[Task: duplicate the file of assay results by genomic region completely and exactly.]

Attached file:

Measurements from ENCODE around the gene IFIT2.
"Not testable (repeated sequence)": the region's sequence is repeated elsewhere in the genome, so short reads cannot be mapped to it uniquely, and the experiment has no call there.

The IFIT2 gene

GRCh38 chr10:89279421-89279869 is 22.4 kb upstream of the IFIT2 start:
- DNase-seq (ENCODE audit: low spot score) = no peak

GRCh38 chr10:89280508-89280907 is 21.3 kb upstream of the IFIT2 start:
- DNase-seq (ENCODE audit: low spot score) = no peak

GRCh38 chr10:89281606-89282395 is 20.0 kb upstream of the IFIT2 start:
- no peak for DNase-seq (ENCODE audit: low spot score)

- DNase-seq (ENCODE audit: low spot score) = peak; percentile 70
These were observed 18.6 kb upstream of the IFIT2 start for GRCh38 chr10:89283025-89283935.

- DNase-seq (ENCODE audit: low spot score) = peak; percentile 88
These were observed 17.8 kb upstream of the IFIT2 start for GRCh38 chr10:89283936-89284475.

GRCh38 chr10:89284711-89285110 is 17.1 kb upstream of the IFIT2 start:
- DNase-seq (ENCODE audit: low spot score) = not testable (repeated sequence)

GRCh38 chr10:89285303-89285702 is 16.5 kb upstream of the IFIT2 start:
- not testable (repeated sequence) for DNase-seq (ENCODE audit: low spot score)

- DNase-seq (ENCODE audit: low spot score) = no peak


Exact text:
Measurements from ENCODE around the gene IFIT2.
"Not testable (repeated sequence)": the region's sequence is repeated elsewhere in the genome, so short reads cannot be mapped to it uniquely, and the experiment has no call there.

The IFIT2 gene

GRCh38 chr10:89279421-89279869 is 22.4 kb upstream of the IFIT2 start:
- DNase-seq (ENCODE audit: low spot score) = no peak

GRCh38 chr10:89280508-89280907 is 21.3 kb upstream of the IFIT2 start:
- DNase-seq (ENCODE audit: low spot score) = no peak

GRCh38 chr10:89281606-89282395 is 20.0 kb upstream of the IFIT2 start:
- no peak for DNase-seq (ENCODE audit: low spot score)

- DNase-seq (ENCODE audit: low spot score) = peak; percentile 70
These were observed 18.6 kb upstream of the IFIT2 start for GRCh38 chr10:89283025-89283935.

- DNase-seq (ENCODE audit: low spot score) = peak; percentile 88
These were observed 17.8 kb upstream of the IFIT2 start for GRCh38 chr10:89283936-89284475.

GRCh38 chr10:89284711-89285110 is 17.1 kb upstream of the IFIT2 start:
- DNase-seq (ENCODE audit: low spot score) = not testable (repeated sequence)

GRCh38 chr10:89285303-89285702 is 16.5 kb upstream of the IFIT2 start:
- not testable (repeated sequence) for DNase-seq (ENCODE audit: low spot score)

- DNase-seq (ENCODE audit: low spot score) = no peak